For all the burgeoning Stanley Kubricks out there, Pentax has upgraded the video system on the Pentax K3 DSLR to something more useable for production. While it doesn’t have the on sensor phase detection AF with tracking that the 70D has, the K3 now has audio level controls and a headphone jack along with a microphone jack and can record Full HD in H.264 at 1080 with frame rates of up to 60i. One interesting option is the “Interval Movie” recording option that allows the camera to record a time lapse movie at 4K resolution by compositing a collection of still images into an AVI file. The only drawback is that the camera does not save out the individual files used in the creation of this movie, which would provide a high level of flexibility in post to grade and edit. In truth, after working with a Black Magic Cinema Pocket Camera, most DSLR based systems seem a bit quaint here. I would love to see Pentax implement a CinemaDNG save ability or at least a ProRes 4:2:2 save ability via firmware update in the future. There is a HDMI port to connect an off board monitor or a recorder for those needing that. For the most part the K3’s video capabilities are on par with all but the most specialized DSLR based systems. Like nearly all DSLR based systems Rolling Shutter effect can be a concern, but only under the most extreme conditions. The files produced by the K3 do respond well in post production software such as After Effects and grading programs like Davinci providing good dynamic range and clean images. The K3 does allow the use of its library of digital filters when creating movies with it, allowing for some interesting effects prior to shooting.
Audio wise, the onboard mono microphone is a bit of a letdown, so an off board microphone or recorder is highly recommended. Pentax’s current lenses are bit noisy when focusing as far as video work is concerned so the use of a focus puller is also highly recommended. Currently, I do not know of a K to PL Mount adapter that is readily available, though MTF will make you one a la carte. Other than that, you will be limited to Pentax K lenses or its medium format optics if you can get your hands on the discontinued Pentax 645 to K or Pentax 67 to K adapters.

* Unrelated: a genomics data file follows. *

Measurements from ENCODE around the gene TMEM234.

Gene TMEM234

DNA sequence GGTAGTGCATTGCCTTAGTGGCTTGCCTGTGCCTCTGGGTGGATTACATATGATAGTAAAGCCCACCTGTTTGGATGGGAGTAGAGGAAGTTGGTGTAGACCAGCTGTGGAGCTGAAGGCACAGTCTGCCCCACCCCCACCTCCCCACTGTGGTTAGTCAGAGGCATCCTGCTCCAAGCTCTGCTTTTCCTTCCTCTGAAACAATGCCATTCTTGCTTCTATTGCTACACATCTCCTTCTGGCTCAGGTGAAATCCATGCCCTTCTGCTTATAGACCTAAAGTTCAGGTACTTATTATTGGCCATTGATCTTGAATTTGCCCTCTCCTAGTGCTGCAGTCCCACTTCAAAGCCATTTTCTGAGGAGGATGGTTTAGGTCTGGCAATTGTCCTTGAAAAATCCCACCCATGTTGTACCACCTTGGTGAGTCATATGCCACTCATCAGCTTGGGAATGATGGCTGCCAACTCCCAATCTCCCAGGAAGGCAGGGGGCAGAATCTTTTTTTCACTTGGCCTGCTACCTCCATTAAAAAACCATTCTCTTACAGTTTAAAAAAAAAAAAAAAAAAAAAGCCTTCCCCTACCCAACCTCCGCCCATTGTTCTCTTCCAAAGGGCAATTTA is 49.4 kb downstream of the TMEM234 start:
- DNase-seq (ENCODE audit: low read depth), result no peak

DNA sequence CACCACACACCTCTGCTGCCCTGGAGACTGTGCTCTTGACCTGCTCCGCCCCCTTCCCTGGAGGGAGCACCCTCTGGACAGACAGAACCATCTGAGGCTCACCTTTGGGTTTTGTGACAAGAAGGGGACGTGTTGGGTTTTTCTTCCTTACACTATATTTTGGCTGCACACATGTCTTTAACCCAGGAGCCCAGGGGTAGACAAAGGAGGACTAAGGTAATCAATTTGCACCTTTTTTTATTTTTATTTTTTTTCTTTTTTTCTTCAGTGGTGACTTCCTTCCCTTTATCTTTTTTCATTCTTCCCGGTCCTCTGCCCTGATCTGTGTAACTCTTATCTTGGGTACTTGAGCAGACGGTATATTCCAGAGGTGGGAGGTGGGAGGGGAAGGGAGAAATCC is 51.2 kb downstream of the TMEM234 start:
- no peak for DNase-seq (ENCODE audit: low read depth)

As many online reviewers have noted, the Pentax K3 Digital SLR is truly very capable and with little embellishment one of the best, and in my opinion, perhaps the best APS-C camera currently on the market today. With a feature set one would expect more out of a top line camera such as a Nikon D4 or Canon 1Dx, for stills there really is not many cameras better in its market sector. Video wise the K3 is a vast improvement over its previous models, but could use some improvement (continuous AF in video would be nice) and perhaps a set of video optimized lenses. As I mentioned earlier, if CinemaDNG or Prores 4:2:2 were included as file formats this would certainly make it far more useful in very demanding video applications. Of course these features could be addressed via firmware updates, and hopefully Ricoh Imaging does find it in their hearts to add these features. The one niggling thing that did occur while using the K3 was a strange rapid shutter firing when the battery level was low. It happened only once to me and changing the battery seemed to correct the problem. Ricoh Imaging is aware of this issue and firmware 1.01 seems to have fixed this issue for me. Many in the Pentax community have started calling this camera the “Baby 645D” and with good reason. The IQ is there and overall performance make it a good companion to the 645D if you are looking for a more mobile unit that you can mix in with it for workflow purposes with little worry.